On a more encouraging note, the Commission, the Department of Health and BIS are well aware of the urgency of the language and other competency risks I have discussed. Many of the risks to which I have referred could be mitigated through changes to the existing directive. A review of the directive is under way and is due to be completed by 2012. The NMC is leading a group of 25 European nurse regulators to co-ordinate their responses through the review process. As part of the review the European Commission released a Green Paper in June exploring changes to the directive. The Green Paper suggestions have gone some way to addressing concerns but they are still not clear enough. It is worth summarising what the NMC wishes to see in nurses from within the EEA registered in the United Kingdom. This is taken from its submission to Sub-Committee G—I am very pleased to see the noble Baroness, Lady Young of Hornsey, in her place—and is an excellent summary of what is expected from a nurse or midwife from the EEA seeking to practise in the UK. They should be trained to a level equivalent to that of training in the UK. They should be fit to practise within the scope of practice of the professions in the UK and they should be able to communicate effectively in English.

In the light of this the NMC has a “shopping list” which I respectfully bring to the Minister’s attention. First, minimum training requirements should be modernised to reflect the changing roles of nurses and midwives, potentially to a degree-level standard. I am talking about other EEA members here. Secondly, all EU regulators in the Community should be required to implement continuous professional development to ensure that competencies are kept up to date. Thirdly, the principle of partial access must not be applied to the healthcare professions. Finally, and most importantly—this is at the heart of this debate—regulators must be allowed to satisfy themselves of language competence at the point of registration, and employers should be allowed to undertake competency checks.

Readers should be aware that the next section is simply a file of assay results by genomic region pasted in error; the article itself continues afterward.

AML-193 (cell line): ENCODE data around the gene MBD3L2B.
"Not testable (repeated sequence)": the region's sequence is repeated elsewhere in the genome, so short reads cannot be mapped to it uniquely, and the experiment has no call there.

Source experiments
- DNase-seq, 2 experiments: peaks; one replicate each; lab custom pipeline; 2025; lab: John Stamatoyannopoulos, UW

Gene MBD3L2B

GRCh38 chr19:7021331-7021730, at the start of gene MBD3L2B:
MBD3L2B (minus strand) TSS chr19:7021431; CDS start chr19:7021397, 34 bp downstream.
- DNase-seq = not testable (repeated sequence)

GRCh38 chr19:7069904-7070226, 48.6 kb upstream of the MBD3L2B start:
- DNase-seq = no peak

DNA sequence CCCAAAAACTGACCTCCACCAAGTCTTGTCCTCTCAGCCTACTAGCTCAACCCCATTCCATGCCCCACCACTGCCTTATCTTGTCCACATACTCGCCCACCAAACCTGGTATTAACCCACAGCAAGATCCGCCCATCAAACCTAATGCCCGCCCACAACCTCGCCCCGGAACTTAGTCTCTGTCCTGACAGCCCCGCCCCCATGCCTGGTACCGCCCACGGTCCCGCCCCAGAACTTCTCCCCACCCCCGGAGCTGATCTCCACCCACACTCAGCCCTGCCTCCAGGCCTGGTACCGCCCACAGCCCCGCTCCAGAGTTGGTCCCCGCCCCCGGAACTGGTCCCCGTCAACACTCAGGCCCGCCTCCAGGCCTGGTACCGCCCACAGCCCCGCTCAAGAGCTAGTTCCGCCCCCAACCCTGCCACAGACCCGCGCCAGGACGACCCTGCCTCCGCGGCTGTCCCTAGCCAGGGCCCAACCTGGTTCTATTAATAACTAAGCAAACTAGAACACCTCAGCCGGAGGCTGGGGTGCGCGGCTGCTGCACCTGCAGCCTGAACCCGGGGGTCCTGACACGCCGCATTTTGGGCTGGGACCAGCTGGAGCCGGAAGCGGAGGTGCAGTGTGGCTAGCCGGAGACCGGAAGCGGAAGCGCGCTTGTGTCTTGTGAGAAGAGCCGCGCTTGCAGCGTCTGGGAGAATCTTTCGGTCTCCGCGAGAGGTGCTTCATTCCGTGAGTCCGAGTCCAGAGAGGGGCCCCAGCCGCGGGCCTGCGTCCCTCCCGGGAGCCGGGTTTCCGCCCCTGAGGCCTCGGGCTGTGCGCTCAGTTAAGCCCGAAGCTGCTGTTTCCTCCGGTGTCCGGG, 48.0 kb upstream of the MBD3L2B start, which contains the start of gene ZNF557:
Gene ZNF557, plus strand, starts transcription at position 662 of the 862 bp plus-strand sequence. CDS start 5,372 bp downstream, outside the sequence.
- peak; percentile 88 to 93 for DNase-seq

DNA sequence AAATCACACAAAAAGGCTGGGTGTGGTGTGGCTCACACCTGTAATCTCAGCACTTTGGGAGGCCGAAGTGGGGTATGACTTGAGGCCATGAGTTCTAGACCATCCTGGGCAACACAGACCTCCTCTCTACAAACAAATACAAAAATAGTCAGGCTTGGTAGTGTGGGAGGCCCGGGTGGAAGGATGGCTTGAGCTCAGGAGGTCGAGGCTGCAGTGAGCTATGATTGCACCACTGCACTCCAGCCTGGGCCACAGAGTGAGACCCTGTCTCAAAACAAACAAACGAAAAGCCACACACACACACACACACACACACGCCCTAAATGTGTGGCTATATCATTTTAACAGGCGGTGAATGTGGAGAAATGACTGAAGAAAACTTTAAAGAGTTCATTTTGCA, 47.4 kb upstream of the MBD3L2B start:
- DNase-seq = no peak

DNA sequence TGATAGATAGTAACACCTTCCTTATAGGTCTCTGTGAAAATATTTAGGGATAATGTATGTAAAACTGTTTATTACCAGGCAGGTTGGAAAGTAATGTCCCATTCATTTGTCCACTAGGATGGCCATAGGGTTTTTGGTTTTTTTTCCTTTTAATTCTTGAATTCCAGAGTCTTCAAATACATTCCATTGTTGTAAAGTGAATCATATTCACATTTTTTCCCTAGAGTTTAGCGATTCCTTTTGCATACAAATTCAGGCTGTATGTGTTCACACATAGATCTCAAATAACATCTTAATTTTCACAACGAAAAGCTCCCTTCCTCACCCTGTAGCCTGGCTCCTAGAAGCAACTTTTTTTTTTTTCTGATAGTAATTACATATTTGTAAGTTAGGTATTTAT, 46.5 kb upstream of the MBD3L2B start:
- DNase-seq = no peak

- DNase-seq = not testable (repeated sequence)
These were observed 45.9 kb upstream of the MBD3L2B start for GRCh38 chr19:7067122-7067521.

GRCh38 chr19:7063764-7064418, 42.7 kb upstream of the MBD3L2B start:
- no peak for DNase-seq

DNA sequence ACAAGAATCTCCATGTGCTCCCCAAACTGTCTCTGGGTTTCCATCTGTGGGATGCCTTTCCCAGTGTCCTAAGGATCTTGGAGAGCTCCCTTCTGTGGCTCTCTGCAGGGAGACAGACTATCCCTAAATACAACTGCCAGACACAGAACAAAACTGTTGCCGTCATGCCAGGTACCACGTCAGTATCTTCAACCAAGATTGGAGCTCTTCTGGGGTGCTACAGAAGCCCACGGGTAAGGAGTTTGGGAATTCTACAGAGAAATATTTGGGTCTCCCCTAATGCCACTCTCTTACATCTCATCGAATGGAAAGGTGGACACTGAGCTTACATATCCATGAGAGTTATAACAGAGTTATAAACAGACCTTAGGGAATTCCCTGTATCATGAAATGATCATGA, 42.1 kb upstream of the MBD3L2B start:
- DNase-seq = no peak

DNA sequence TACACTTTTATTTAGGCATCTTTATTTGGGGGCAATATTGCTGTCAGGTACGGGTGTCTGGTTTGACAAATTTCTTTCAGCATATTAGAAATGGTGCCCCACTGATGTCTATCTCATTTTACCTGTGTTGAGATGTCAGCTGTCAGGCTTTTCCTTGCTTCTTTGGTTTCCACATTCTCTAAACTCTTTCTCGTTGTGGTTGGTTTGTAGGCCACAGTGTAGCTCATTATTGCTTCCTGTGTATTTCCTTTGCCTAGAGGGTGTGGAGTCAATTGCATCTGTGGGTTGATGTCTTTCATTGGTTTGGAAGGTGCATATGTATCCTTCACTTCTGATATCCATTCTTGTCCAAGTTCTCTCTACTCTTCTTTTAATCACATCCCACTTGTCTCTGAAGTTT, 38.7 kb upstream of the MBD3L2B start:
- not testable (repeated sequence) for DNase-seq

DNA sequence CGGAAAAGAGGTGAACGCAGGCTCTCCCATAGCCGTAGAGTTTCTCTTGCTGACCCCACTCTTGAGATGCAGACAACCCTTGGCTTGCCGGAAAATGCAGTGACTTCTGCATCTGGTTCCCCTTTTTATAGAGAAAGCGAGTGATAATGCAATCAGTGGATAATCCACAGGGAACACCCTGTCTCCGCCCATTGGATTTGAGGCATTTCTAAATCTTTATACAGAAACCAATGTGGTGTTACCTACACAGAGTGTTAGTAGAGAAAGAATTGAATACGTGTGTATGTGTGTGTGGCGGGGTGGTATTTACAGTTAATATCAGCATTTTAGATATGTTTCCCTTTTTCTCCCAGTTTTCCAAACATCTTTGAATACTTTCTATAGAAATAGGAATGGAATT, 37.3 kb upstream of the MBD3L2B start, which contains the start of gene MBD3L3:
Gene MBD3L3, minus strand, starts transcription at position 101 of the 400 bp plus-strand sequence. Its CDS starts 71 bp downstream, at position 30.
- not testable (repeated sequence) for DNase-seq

BIS, supported by the Department of Health, has recognised throughout the review process the unique position of healthcare professionals and supports many of the changes proposed by the NMC. I think that it also appreciates the urgency of the situation. The Government are to be commended for their recent efforts to strengthen a local-level system of language competency checks to be put in place at an early stage and operate until a full-scale revision of the directive is completed, which will take a number of years. I urge BIS to continue to reflect the concerns of the nursing profession in its submission to the Green Paper consultation, which closes on 21 September. I also urge the Government to continue this support when draft legislative changes to the directive are made later this year for consideration by the European Parliament and in due course by the Council of Ministers.

I hope that a feature of this debate will be patient safety. I hope that the Minister will be able to assure the House that he and his colleagues in BIS will keep up the pressure on the Commission not only to set up an interim regulatory system but to ensure that the directive as revised emerges as helping to maintain the traditionally high standards of nursing in the United Kingdom rather than acting as a hindrance, which it sadly does at present. As with any measures taken to prevent or minimise accidents, tomorrow may be too late. I beg to move for Papers.